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Auditing Spotlight on Commercial Real Estate Holdings

See what companies with CRE exposures should be prepared to discuss with auditors.
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While the U.S. economy continues to outperform global peers, concerns linger about the impact of higher-for-longer interest rates and the ongoing elevated vacancy rates in the U.S. commercial real estate (CRE) market. Here’s a list of what companies with CRE exposures (owners, lenders, lessors, mortgage servicers, and property managers) should be prepared to discuss at their next auditor visit.

On May 6, 2024, the PCAOB, the regulatory oversight group for public company accounting firms, issued special audit considerations for the CRE market. The Federal Reserve’s April 2024 Financial Stability Report carries forward valuations as one of the top four vulnerabilities to the financial system.

“CRE market conditions continued to deteriorate, especially for the office sector, and prices continued to decline against a backdrop of high vacancy rates and weakening rents.”1

The PCAOB report notes the following challenges in the current CRE environment that impact both public and private companies:

  • Defaults on commercial mortgages that could impact originators, mortgage servicers, securities purchasers, and providers of risk mitigation products.
  • Unusually competitive rental rates and/or lease incentives.
  • Declining property values.
  • A substantial volume of office property loans reaching maturity, without a market to refinance such loans.
  • The risk that the impact of these CRE market conditions may also spread to nearby retail space.
  • Reduced desirability of living, socializing, and working in densely populated urban mixed-use centers, which may have long-term effects on such CRE.

The PCAOB spotlight report contains a list of questions that your auditor may be asking in the coming year related to CRE activity:

  1. How have interest rates affected the ability of the borrower to make repayment?
  2. Would lower occupancy rates affect the ability of the borrower to make repayment?
  3. Does the property depend on a limited number of tenants?
  4. Are significant tenants experiencing financial difficulties or deciding not to renew their leases, or deciding to reduce the square footage they are leasing?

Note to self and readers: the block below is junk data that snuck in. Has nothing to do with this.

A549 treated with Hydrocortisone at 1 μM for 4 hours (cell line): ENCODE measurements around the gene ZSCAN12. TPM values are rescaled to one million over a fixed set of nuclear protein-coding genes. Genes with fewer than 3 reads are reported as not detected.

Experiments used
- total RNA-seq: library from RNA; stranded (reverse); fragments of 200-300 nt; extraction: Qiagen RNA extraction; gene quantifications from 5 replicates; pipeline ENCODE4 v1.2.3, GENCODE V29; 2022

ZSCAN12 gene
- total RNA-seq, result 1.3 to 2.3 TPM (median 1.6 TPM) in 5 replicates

5. How have interest rates affected the mortgaged property’s value?
  6. Would lower occupancy rates affect the mortgaged property’s value?
  7. Do advances in technology, such as ecommerce and self-service, impact the property’s value or desirability to lessees and, as such, the marketability of the commercial space as currently configured? Can the property be economically reconfigured for other purposes?
  8. Will evolving real estate needs and lessee preferences affect lease renewals?
  9. Are significant portions of the property’s tenants reaching lease maturity? If so, what are the prospects for renewals or new tenants?
  10. Have there been significant lease terminations?
  11. Have assumptions regarding lease renewals changed?
  12. Have current conditions decreased the value of collateral?
  13. Are borrowers either not meeting, or at risk of not meeting, covenant requirements?
  14. Are borrowers able to refinance without a significant capital investment?
  15. Have collectability issues concerning lease payments increased?
  16. Is a lender’s allowance for credit losses still reasonable given changes in the market?
  17. Has CRE distress in the borrower’s market resulted in tightened credit availability?
  18. Could the lender’s exposure to CRE result in liquidity issues and a reduction in CRE lending and/or refinancing should the CRE slowdown persist or worsen?
  19. Is the ability of the public company to continue as a going concern at risk?
  20. How have pricing and trading volume of commercial mortgage-backed securities (CMBS) affected investments held by the public company?
  21. How have defaults on underlying mortgages impacted CMBS investments?
  22. If the public company is a real estate investment trust (REIT), do conditions subject the public company to any tax-related risks or impair its ability to preserve its qualification as a REIT?


The assurance team at Forvis Mazars has extensive experience and skilled professionals to assist with your objectives. Our proactive approach includes candid and open communication to help address your financial reporting needs. At the end of the day, we know how important it is for you to be able to trust the numbers; our commitment to independence and objectivity helps provide the security and confidence you desire. Whether you are publicly traded or privately held, Forvis Mazars can help provide an independent and objective view into your financial reporting. We leverage some of the latest technologies and process automation tools to provide companies assurance on their financial statements to help meet stakeholders’ needs. For more information, visit


Anne Coughlan

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